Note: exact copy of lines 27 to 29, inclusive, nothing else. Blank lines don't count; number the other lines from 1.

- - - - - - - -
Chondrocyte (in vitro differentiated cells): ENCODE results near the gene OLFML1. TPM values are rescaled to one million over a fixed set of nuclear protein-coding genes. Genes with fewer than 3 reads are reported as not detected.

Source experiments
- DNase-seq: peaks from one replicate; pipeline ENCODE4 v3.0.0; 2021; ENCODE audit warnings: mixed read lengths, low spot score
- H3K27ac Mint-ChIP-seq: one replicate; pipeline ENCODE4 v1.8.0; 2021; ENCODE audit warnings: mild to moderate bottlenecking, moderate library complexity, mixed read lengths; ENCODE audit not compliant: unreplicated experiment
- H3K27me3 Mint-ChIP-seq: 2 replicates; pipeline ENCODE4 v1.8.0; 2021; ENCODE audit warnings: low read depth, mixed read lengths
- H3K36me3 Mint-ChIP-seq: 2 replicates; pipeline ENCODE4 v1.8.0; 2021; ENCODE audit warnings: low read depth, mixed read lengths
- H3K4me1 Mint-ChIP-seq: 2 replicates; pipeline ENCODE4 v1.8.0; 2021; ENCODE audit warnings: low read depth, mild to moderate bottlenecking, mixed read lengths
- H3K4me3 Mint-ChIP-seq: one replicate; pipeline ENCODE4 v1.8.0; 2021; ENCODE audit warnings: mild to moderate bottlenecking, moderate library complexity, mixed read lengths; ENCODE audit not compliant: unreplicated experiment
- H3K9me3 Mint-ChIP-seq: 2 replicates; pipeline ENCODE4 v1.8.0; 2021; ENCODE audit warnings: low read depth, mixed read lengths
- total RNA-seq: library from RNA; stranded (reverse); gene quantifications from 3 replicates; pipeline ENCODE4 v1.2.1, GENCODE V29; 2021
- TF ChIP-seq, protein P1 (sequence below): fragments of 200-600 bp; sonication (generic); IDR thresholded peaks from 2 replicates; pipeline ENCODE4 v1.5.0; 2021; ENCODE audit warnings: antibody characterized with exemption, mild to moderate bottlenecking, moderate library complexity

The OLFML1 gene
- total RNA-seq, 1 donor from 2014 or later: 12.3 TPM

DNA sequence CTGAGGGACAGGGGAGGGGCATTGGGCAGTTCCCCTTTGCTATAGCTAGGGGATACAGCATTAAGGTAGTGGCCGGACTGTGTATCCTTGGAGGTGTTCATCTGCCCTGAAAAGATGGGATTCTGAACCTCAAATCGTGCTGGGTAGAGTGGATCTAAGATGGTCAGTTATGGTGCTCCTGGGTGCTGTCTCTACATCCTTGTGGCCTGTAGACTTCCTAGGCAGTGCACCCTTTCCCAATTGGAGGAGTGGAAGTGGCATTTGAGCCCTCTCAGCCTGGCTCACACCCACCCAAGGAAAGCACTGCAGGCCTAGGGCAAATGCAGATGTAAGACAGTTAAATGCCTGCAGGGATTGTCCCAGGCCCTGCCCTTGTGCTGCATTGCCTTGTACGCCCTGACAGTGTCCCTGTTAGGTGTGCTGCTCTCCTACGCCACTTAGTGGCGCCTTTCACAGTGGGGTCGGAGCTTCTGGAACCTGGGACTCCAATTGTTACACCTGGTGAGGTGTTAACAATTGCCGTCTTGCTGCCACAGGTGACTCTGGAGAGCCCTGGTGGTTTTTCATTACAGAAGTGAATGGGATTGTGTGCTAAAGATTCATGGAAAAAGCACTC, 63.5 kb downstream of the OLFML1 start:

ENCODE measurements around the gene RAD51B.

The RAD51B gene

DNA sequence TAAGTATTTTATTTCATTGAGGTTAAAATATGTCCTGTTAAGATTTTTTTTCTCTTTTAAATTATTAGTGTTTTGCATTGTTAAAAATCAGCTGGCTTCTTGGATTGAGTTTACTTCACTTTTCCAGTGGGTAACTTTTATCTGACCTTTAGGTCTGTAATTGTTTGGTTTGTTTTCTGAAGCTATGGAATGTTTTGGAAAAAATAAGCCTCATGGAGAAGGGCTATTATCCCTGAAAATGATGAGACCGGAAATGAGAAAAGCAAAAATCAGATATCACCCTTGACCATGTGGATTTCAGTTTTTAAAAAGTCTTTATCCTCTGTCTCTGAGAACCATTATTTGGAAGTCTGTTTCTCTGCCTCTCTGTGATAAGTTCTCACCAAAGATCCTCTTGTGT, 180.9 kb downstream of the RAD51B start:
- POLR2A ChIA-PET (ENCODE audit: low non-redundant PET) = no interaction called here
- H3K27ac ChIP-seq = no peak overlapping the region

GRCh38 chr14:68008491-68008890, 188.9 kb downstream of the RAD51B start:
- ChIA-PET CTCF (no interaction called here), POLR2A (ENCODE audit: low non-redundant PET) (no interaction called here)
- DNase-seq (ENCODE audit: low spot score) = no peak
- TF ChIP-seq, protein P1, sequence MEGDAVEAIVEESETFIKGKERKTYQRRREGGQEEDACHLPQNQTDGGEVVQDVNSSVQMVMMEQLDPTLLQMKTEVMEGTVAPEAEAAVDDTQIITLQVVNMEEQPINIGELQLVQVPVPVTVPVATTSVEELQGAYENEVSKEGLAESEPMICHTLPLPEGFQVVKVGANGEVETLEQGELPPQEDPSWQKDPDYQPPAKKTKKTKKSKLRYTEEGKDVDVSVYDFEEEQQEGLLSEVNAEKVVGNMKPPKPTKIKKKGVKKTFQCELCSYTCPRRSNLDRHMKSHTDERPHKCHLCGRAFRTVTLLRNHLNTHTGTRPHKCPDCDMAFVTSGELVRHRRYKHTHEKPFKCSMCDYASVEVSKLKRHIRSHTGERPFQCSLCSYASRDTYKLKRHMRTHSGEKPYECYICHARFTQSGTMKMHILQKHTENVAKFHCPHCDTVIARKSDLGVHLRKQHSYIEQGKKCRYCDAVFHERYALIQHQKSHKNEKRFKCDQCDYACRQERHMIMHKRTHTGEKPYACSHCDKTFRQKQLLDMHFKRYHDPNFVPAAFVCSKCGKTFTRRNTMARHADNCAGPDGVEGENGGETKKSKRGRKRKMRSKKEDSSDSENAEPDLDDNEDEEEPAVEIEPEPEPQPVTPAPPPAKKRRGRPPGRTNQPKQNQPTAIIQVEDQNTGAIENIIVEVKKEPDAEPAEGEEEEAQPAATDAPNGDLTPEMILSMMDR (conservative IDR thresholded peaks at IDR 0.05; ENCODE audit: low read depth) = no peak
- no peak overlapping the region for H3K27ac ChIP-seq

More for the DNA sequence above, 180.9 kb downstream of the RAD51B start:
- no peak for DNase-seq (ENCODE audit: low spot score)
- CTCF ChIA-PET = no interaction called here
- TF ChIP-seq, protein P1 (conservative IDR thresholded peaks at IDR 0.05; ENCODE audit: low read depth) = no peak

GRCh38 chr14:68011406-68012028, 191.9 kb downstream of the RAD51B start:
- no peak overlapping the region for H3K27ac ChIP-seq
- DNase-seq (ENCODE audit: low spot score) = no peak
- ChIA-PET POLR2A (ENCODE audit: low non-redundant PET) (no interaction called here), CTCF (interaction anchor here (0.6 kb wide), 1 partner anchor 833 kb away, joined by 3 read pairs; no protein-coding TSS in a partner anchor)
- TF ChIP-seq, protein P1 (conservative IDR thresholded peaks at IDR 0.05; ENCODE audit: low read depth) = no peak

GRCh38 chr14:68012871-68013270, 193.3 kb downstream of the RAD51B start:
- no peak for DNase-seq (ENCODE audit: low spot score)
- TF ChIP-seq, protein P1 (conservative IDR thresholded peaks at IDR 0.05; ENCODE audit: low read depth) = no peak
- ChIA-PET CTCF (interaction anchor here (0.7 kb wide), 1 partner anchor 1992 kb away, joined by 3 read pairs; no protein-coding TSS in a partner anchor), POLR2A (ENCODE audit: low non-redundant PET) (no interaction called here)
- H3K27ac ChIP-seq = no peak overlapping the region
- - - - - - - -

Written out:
- CTCF ChIA-PET = no interaction called here
- TF ChIP-seq, protein P1 (conservative IDR thresholded peaks at IDR 0.05; ENCODE audit: low read depth) = no peak

GRCh38 chr14:68011406-68012028, 191.9 kb downstream of the RAD51B start: